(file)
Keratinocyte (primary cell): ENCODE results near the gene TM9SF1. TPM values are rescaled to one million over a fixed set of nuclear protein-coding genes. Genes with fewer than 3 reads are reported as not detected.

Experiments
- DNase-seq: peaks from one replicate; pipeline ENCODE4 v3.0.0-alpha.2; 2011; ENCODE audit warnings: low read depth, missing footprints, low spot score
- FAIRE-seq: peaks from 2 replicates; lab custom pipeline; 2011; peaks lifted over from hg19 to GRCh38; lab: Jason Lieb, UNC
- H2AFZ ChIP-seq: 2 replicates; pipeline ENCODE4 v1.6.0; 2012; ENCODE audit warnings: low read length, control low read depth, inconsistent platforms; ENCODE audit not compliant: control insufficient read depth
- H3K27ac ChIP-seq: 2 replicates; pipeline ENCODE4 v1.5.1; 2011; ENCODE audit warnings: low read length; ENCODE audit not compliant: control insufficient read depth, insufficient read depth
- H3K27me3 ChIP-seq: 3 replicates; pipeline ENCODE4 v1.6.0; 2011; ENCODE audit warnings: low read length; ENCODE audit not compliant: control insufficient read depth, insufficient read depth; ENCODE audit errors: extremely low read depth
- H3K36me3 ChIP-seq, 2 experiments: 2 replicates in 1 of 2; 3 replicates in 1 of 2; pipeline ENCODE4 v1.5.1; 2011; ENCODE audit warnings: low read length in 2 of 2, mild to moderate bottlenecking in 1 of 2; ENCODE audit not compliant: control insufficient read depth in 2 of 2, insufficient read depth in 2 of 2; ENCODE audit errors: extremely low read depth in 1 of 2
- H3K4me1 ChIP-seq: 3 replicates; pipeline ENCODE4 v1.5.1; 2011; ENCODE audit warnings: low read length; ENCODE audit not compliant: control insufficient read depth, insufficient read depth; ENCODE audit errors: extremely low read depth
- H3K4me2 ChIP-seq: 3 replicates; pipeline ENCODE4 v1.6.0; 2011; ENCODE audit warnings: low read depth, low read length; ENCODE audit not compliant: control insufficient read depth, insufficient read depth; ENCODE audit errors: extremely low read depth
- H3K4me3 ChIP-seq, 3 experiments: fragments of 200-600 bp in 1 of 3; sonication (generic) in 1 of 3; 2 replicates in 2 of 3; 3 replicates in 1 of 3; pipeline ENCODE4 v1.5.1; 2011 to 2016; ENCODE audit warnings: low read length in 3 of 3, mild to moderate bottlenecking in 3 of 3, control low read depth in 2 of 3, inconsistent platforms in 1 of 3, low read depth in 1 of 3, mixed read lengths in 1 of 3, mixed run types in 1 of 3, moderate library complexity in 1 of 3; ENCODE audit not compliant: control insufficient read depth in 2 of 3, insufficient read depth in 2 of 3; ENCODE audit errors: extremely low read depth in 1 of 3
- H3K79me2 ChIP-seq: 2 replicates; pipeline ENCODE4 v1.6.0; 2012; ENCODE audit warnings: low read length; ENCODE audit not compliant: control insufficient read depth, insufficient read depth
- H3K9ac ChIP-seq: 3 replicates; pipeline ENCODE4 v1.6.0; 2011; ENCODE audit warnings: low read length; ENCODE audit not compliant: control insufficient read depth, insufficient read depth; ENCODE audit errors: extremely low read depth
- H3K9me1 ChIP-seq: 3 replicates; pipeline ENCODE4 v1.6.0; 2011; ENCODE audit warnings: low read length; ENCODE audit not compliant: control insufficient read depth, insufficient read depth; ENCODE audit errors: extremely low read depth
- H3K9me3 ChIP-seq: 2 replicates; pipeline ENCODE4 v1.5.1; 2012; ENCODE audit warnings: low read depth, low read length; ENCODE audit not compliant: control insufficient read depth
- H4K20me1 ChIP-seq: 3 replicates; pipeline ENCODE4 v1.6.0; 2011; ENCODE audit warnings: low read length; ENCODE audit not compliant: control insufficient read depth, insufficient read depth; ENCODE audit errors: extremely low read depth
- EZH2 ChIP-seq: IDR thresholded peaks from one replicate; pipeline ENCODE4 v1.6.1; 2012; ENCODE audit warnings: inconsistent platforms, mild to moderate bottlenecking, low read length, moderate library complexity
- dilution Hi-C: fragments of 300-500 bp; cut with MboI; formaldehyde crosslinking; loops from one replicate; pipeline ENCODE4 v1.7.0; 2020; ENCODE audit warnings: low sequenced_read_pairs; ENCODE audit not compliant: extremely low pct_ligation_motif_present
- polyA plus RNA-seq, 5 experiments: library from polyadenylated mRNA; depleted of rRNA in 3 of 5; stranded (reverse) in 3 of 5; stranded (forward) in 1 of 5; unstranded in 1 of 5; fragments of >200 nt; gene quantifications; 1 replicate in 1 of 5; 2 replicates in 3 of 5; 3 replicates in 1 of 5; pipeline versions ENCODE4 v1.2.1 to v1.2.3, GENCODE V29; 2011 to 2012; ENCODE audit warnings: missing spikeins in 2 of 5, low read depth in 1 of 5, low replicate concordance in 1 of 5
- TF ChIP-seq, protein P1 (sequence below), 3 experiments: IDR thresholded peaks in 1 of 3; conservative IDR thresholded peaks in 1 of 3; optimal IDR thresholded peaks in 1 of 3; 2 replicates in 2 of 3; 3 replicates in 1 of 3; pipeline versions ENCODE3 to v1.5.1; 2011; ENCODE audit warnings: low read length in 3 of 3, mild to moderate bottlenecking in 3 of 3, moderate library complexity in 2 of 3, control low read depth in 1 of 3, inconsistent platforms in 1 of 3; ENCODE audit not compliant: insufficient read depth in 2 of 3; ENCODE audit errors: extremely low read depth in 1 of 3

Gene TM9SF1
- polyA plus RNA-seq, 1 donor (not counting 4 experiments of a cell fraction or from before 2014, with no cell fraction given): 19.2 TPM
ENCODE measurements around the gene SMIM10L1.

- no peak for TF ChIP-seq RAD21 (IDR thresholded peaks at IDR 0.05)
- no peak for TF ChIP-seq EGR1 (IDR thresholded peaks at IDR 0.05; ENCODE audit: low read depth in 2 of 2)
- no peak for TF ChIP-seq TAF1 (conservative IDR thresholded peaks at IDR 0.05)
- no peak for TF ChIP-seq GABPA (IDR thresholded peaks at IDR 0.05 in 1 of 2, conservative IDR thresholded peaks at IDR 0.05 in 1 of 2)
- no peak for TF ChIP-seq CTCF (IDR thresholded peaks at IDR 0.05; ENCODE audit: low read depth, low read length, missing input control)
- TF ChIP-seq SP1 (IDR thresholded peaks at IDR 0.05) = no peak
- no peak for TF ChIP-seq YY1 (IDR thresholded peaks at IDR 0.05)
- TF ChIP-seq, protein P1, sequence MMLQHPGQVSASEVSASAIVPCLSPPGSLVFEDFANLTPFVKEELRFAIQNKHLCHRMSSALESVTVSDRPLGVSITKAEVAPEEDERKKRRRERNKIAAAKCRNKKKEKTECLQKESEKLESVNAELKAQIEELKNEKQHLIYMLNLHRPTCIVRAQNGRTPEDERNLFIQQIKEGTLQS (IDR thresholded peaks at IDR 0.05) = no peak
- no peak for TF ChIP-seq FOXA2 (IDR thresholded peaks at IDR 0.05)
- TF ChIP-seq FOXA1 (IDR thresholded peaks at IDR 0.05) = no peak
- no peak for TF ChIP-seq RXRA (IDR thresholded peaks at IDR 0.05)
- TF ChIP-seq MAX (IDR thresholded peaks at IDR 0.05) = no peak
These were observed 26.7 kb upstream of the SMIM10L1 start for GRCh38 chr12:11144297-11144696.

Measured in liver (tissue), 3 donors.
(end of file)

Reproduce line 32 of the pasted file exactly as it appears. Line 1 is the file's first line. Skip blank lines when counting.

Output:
- no peak for TF ChIP-seq FOXA2 (IDR thresholded peaks at IDR 0.05)